Under the advice of my very favorite punk rock couple, I attended a show with a band I’d never heard before: I saw Useless Eaters at CBGB and it was the best damn show I saw all year. These kinds of happy accidents only occur when you actually listen to the suggestions of others, so try keep some cooler-than-you friends around.
And though I was stoked on the lineup this year at our big summer festival, LouFest, I had originally declined to do any LouFest coverage. I wanted a weekend of fun, without having to spend all night writing reviews. But there was a last-minute rescheduling and Kiernan came and found me right before Dinosaur Jr played. He needed someone to write about Dino’s set. I said sure, knowing that it would actually be easy– on some level I’d been prepared to review a Dino show for at least half of my life. Kiernan hunted down an empty beer box for me to write on and then he went back out into the crowd, off on his next mission. I found a pen, ducked under a friend’s umbrella and wrote my notes out on the cardboard. Improvising ain’t just for musicians, you know, and the Dino review turned out to be one of my favorite things that I wrote all year.
The second night of LouFest, I again found myself at the emotional mercy of the Flaming Lips live show, but this time as a participant. I danced onstage with some of my favorite people, and I absolutely rocked that slutty Dorothy from the Wizard of Oz costume, if I do say so myself. It was one of the best days of my life and it’s far too personal to write about here, but trust me, it was a good time and I felt absolutely smothered in love.
Since then my life and routines have gotten back on schedule, and this fall has been one great event after the last, and with the upcoming holiday season is bringing tons of shows that I’m excited about– I predict that I won’t get much sleep through the end of the year.
As for the future, who knows? I’m excited about the new crop of weirdness on the South Side. Magic City, Black James, Syna So Pro, Demonlover, Bug Chaser and Horsey Drawers have my interest right now, but nobody can predict what insanity will come in 2013. I, for one, can’t wait. Bring on the New Year. I’ll be lurking in the many venues, festivals, dark basements, loud practice spaces and fancy recording studios around town. See you at the barricades.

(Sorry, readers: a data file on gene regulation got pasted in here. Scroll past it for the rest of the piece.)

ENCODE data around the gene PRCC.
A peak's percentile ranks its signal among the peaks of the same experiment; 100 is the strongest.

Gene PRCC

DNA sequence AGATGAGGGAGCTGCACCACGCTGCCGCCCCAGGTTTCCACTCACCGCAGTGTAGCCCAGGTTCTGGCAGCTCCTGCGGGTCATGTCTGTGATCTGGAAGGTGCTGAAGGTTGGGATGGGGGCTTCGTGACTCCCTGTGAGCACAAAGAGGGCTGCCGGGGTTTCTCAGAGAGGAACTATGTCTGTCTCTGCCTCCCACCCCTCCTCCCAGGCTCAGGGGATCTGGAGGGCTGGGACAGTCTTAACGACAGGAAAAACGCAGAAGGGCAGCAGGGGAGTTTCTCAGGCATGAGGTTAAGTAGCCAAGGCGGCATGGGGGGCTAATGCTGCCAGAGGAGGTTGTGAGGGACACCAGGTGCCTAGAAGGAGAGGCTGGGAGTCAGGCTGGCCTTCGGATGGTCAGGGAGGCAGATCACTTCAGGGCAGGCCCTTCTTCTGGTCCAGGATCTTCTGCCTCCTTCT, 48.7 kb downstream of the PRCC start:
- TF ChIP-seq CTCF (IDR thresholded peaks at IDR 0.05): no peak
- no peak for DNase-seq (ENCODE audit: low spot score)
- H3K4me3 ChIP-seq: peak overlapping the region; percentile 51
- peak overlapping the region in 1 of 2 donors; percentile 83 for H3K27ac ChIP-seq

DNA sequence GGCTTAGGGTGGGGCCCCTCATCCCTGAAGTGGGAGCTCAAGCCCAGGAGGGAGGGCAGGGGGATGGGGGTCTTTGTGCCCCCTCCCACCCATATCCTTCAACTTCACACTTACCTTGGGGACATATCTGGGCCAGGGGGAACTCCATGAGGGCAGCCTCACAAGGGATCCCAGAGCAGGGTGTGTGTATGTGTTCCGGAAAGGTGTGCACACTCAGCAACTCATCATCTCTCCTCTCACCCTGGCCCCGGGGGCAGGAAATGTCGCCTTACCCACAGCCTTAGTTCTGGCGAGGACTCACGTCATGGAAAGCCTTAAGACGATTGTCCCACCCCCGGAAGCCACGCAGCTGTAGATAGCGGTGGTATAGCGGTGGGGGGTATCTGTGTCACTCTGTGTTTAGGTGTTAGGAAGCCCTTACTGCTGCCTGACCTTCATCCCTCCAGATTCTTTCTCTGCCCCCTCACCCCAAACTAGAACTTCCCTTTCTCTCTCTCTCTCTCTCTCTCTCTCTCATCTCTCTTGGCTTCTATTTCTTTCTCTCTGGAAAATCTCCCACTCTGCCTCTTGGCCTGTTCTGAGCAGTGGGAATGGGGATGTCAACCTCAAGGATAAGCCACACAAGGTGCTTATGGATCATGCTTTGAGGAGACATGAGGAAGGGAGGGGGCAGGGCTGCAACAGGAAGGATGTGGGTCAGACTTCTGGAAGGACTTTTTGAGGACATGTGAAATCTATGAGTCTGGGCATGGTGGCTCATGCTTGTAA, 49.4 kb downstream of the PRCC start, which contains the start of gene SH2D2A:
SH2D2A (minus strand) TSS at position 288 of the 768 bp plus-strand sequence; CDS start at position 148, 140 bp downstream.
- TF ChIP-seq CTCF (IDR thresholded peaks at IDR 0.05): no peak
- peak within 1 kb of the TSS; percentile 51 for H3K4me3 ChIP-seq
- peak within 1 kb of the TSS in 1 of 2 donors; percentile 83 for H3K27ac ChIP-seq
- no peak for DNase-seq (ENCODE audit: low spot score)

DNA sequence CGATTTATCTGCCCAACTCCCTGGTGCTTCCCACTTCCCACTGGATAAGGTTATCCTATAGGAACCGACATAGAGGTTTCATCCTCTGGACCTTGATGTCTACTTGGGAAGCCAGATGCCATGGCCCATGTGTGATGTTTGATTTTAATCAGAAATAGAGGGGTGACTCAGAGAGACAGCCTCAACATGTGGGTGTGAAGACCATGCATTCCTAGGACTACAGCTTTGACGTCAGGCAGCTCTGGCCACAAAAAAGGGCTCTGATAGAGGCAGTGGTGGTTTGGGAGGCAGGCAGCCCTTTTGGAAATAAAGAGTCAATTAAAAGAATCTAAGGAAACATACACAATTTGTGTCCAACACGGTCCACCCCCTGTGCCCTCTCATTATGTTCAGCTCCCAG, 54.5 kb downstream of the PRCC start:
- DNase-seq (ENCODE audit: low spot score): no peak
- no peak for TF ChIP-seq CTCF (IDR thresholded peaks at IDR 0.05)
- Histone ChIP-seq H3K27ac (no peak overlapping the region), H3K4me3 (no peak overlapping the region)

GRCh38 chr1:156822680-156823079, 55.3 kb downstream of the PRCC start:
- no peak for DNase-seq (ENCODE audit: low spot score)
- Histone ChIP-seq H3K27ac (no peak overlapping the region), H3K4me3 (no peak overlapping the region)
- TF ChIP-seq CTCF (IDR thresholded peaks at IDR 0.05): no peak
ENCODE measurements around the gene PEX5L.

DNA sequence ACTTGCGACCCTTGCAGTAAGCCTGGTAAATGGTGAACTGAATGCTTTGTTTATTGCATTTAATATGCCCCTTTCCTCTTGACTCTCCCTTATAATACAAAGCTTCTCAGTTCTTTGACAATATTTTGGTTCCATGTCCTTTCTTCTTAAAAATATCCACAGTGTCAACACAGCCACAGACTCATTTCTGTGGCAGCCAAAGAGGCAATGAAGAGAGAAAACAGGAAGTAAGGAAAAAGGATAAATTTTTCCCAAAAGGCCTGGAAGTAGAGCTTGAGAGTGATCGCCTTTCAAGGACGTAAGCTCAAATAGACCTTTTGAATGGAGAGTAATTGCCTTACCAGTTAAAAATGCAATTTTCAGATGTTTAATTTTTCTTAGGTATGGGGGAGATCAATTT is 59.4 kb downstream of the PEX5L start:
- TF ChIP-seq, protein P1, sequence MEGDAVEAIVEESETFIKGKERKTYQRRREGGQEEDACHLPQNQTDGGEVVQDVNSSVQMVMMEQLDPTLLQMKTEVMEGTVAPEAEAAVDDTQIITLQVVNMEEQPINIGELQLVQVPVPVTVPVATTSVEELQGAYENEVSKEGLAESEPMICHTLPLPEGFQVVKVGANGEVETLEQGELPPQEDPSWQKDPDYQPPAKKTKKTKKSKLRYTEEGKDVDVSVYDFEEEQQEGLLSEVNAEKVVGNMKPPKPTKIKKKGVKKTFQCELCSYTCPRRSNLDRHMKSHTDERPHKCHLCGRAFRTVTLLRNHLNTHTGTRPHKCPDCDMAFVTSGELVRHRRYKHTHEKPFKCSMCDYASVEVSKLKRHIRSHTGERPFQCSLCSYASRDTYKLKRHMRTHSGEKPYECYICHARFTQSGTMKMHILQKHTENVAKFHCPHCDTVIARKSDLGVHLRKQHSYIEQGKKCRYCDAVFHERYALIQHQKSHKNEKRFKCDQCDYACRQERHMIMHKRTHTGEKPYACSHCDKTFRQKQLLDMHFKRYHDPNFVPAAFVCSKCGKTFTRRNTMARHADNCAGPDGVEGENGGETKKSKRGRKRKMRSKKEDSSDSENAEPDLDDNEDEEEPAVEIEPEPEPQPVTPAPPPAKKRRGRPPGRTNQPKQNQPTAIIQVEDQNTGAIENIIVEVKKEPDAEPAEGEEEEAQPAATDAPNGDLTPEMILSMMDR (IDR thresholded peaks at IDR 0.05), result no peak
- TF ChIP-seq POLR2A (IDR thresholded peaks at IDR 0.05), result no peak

link: Riverfront Times
By Jaime Lees
Published on January 12, 2009 at 2:43pm
It’s a packed Tuesday night at BB’s Jazz, Blues and Soups, and the crowd doesn’t pay much attention when three young gentlemen wearing dapper hats and sharp trousers take the stage. But less than a minute into the trio’s set, most of the room is captivated. Two of the men share singing duties, exploring the deep, pained voices of the blues. Occasional hootenanny-style off-microphone hollering energizes the audience, as does a mournful, wailing harmonica.
A previously unmoved patron with a gentle face like fine, worn leather cracks a smile. He releases an exhilarated “Hot damn!” and commences tapping his toes and beating out rhythms on his polyester-covered thigh. The Rum Drum Ramblers have won over a new fan — an increasingly familiar occurrence to anyone who’s seen the group live since it started playing together in 2007.
To the uninitiated, the Ramblers might seem like an atypical blues band. The group features three young white kids in their early twenties, all of whom have roots in the punk scene. (Their previous groups include the Vultures and Nineteen.) But guitarist Mat Wilson, bassist Joey Glynn and harmonica player Ryan Koenig are no dilettantes, and they often look to their DIY roots for guidance. The group averaged three performances a week in 2008 and will perform anywhere; favorite haunts include pizza joints, rock clubs and even street corners. As Wilson explains, “The variety of places we played this year was just ridiculous. We’ve taken so many random gigs. You have no clue — I have no clue where we’ll pop up.”